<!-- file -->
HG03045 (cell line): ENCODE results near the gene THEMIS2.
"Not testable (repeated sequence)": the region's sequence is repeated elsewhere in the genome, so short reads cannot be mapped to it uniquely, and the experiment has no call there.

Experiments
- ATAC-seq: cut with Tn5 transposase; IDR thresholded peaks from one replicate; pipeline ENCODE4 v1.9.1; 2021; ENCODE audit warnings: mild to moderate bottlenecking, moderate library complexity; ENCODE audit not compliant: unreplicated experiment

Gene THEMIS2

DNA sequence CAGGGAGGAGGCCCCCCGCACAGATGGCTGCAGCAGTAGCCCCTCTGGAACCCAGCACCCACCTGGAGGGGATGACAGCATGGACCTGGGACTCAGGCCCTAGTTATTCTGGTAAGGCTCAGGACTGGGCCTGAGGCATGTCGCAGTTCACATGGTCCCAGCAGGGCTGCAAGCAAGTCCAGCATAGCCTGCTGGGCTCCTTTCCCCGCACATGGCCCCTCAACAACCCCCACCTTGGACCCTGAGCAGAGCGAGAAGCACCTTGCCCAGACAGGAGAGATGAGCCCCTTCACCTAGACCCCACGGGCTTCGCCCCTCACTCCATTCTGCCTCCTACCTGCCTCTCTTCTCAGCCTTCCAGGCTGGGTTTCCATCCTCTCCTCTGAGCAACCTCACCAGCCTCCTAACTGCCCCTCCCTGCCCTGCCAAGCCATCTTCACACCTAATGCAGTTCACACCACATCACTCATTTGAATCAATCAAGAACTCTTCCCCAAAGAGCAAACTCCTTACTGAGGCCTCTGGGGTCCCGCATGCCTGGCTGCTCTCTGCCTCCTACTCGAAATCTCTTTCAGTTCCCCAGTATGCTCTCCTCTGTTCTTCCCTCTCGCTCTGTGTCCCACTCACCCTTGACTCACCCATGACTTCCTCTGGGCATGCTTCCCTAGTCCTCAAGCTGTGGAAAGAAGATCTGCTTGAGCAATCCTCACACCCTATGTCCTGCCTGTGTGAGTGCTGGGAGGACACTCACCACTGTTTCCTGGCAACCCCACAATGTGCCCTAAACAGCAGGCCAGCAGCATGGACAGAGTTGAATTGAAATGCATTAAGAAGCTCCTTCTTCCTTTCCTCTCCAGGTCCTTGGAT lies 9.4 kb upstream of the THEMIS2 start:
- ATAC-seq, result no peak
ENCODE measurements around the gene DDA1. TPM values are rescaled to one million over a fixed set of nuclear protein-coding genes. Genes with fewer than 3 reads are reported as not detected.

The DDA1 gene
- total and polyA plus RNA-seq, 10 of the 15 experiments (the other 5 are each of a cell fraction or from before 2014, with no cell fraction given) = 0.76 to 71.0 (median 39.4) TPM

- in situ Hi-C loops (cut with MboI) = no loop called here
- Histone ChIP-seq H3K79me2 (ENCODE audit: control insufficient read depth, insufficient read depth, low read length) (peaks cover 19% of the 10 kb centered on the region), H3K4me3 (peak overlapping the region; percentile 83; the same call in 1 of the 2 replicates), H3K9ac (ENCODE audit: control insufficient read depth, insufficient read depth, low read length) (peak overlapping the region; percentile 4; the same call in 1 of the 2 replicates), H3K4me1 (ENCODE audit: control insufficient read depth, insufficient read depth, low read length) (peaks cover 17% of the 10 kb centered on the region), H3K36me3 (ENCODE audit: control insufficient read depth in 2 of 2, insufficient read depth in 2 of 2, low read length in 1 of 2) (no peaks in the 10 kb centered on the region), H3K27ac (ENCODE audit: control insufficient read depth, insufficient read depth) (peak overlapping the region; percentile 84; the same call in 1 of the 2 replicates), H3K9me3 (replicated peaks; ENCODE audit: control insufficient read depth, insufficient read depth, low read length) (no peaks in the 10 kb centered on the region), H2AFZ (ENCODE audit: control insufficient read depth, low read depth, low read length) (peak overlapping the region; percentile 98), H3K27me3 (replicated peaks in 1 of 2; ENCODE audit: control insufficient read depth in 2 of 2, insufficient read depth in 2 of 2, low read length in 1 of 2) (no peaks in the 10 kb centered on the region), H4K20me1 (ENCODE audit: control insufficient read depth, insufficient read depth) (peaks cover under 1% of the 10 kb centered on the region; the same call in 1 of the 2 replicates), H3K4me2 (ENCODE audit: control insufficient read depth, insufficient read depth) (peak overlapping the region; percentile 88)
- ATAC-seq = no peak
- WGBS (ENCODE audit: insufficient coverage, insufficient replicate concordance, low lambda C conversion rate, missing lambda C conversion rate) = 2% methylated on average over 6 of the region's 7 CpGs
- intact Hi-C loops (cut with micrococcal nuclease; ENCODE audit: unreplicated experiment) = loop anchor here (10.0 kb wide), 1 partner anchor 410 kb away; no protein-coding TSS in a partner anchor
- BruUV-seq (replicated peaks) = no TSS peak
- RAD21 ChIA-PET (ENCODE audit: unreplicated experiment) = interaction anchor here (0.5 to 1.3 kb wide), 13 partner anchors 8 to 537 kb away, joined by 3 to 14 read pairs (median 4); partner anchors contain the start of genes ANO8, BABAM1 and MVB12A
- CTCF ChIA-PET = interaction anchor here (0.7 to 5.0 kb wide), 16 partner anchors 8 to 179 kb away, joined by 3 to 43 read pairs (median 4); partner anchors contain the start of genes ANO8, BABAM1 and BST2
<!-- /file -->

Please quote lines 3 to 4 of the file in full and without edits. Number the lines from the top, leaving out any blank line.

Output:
Experiments
- ATAC-seq: cut with Tn5 transposase; IDR thresholded peaks from one replicate; pipeline ENCODE4 v1.9.1; 2021; ENCODE audit warnings: mild to moderate bottlenecking, moderate library complexity; ENCODE audit not compliant: unreplicated experiment